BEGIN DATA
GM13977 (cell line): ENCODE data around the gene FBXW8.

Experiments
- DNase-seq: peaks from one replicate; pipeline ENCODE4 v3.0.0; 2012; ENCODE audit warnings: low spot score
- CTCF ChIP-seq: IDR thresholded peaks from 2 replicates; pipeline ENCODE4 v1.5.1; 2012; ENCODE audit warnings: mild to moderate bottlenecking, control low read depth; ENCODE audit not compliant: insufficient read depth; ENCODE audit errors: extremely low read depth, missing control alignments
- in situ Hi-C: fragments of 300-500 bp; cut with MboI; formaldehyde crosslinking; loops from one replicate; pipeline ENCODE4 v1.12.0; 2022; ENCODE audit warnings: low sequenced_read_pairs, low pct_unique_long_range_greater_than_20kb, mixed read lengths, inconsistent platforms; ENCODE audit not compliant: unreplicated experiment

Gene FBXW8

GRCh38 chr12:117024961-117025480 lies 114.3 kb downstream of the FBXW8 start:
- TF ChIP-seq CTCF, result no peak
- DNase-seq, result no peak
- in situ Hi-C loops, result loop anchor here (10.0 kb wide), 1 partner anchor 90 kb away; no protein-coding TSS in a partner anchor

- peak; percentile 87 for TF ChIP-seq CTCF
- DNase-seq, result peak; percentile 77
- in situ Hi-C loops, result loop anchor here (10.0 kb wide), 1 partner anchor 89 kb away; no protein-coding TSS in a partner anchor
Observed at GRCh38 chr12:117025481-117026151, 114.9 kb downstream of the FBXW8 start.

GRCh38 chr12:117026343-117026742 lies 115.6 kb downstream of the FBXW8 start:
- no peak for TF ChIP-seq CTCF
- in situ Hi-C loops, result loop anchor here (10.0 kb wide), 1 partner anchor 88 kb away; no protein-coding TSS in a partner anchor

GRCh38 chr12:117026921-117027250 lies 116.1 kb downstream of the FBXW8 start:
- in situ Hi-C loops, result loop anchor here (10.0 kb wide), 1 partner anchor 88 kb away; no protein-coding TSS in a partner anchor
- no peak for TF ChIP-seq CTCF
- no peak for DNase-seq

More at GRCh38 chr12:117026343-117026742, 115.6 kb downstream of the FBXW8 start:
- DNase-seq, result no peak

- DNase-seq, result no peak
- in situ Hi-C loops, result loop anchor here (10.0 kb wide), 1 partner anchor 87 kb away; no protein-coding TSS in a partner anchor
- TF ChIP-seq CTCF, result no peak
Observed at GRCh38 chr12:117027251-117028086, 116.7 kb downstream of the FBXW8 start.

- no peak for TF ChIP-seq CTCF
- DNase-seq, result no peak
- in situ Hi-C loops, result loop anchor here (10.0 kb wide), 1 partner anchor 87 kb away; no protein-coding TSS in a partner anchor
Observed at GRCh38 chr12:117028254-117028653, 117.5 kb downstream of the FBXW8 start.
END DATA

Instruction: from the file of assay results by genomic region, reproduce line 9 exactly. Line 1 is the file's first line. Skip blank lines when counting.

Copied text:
- DNase-seq, result no peak